Adam McKay‘s upcoming L.A. Lakers drama on HBO has cast some pivotal players in the series. Mike Epps (The Upshaws), Carina Conti (The Last Tycoon), Max E. Williams (Dreamland), and Mariama Diallo (Random Acts of Flyness) have all scored recurring roles on the show that will be based on Jeff Pearlman‘s book Showtime: Magic, Kareem, Riley, and the Los Angeles Lakers Dynasty of the 1980s.
At the core of his book is an appalling double murder committed by two Mormon Fundamentalist brothers, Ron and Dan Lafferty, who insist they received a revelation from God commanding them to kill their blameless victims. Beginning with a meticulously researched account of this “divinely inspired” crime, Krakauer constructs a multilayered, bone-chilling narrative of messianic delusion, savage violence, polygamy, and unyielding faith. Along the way, he uncovers a shadowy offshoot of America’s fastest-growing religion, and raises provocative questions about the nature of religious belief.
Paramount+ hasn’t set a release date for The Offer, but we’ll be keeping an eye on this one, so stay tuned.
Steve Maryweather, AKA Agent Mary, was once the Golden Boy of the American Intelligence Agency (AIA), until he came out as gay. Unable to fire him, the Agency sent him off to West Hollywood, to disappear into obscurity. Instead, he assembled a misfit squad of LGBTQ+ geniuses. Joining forces with the expert mechanic Deb, master of drag and disguise Twink, and hacker Stat, together they’re Q-Force.Rugs Set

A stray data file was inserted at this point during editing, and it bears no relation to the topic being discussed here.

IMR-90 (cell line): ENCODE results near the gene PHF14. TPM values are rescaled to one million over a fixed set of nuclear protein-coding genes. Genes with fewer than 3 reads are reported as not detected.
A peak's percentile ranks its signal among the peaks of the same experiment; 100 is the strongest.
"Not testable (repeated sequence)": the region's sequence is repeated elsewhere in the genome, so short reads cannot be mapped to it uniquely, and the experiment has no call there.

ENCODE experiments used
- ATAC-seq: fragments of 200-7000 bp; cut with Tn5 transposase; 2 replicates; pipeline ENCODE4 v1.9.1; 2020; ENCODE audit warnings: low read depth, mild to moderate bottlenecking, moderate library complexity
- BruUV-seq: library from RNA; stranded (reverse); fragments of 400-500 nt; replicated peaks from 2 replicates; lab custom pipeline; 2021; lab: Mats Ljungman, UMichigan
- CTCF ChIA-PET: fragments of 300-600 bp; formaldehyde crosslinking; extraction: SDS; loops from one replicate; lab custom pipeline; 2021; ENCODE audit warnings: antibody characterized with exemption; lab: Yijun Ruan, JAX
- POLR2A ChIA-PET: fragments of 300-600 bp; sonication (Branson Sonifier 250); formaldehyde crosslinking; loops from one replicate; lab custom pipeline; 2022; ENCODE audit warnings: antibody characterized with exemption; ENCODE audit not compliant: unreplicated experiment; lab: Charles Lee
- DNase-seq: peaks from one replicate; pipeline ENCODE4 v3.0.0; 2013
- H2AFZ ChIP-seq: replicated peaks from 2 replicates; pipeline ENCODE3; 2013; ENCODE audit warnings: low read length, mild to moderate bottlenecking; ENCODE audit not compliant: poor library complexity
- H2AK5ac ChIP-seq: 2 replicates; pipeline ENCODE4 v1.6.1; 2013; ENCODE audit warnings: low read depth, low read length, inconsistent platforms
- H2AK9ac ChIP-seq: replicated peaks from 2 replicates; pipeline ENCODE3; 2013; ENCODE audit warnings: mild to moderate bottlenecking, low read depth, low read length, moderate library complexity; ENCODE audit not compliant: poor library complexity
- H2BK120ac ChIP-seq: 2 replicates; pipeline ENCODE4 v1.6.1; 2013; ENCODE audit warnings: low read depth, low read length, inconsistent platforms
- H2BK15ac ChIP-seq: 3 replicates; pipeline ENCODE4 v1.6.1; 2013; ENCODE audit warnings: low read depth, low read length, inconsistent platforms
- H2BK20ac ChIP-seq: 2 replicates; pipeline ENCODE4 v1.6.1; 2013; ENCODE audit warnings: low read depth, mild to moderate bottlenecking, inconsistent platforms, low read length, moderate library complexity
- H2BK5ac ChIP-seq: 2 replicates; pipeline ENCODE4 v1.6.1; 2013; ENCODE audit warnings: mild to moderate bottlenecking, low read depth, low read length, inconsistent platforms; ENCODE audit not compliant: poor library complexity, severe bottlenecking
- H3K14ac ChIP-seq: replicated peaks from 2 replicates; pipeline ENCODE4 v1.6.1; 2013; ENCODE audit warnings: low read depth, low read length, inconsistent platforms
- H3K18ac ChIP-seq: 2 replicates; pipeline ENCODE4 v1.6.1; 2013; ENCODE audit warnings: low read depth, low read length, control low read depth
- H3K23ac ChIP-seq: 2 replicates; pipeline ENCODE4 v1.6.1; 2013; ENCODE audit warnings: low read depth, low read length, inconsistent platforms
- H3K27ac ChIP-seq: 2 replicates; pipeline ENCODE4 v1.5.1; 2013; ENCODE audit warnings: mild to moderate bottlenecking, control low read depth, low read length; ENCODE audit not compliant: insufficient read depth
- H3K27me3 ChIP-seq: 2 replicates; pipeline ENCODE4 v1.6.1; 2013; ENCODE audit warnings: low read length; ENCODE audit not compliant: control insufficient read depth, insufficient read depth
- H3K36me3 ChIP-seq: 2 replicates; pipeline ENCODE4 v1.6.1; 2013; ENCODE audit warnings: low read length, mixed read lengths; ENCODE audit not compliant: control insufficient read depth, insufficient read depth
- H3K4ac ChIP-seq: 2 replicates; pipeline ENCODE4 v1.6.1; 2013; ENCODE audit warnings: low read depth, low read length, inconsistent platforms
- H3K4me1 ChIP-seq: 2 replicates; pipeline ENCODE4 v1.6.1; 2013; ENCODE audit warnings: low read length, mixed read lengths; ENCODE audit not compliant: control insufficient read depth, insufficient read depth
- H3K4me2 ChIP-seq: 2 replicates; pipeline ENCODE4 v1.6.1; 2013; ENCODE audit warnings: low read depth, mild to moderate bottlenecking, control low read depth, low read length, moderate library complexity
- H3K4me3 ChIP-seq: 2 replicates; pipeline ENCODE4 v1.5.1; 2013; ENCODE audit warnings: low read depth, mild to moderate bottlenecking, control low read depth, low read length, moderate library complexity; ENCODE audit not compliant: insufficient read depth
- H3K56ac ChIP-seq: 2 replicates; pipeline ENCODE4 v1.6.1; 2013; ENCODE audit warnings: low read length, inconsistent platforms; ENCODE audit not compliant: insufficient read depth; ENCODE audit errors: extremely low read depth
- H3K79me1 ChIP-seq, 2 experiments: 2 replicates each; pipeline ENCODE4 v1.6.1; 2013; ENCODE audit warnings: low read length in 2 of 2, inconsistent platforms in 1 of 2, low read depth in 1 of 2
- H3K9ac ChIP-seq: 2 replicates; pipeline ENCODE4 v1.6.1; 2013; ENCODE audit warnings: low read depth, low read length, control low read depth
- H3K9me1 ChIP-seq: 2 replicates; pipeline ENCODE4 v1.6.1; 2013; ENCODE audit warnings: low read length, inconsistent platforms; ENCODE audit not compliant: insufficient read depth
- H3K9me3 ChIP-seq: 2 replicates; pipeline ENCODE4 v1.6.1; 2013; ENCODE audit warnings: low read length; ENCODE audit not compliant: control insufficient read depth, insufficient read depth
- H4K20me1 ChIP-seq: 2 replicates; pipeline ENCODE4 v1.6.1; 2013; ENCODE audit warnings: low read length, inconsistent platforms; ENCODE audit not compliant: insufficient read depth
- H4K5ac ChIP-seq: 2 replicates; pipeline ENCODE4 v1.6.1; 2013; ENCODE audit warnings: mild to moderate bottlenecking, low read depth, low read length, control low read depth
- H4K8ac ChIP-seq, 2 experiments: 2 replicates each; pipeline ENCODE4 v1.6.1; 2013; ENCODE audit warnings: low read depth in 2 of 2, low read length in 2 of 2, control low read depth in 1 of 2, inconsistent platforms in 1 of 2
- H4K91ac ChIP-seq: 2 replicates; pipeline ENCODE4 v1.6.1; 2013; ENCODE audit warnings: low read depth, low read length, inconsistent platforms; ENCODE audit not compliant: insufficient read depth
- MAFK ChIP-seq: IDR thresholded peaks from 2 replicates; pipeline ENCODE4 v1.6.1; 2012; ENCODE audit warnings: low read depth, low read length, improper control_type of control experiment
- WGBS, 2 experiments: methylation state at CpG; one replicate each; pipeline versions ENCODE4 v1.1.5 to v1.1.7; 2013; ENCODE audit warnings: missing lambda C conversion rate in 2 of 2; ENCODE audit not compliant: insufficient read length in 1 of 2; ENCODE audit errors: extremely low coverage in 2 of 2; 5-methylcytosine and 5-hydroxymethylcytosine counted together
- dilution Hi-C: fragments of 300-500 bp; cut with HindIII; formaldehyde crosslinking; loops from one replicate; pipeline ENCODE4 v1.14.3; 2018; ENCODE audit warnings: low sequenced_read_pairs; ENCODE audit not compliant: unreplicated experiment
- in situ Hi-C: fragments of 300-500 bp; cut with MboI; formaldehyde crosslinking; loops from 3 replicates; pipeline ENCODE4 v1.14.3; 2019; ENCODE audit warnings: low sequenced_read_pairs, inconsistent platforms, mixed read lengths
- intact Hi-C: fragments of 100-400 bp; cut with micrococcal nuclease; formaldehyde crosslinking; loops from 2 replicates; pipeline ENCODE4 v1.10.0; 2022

As a fan of the John Wick series and Bob Odenkirk, I was really looking forward to Nobody. But the film left me a little cold. While Odenkirk was great and made for a convincing action hero, the movie around him felt half-baked. As I wrote in my review:
Alan Menken: During the pandemic, there was this hundred-piece choir doing “The Bells of Notre Dame.” People are picking up on it. It’s the combination of the storytelling and how well the score is constructed that gets it to longevity. If something is good enough, it gets found.
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In the final film, the gargoyles that were almost voiced by Leno, Letterman, and Arsenio ended up with the voice talents of Charles Kimbrough, Jason Alexander, and Mary Wickes. But even that casting couldn’t gone differently. At one point, Cyndi Lauper and Sam McMurray were cast as two of the gargoyles and even recorded dialogue – but Roy Disney, who was Walt Disney Feature Animation Chairman at the time, was not a fan.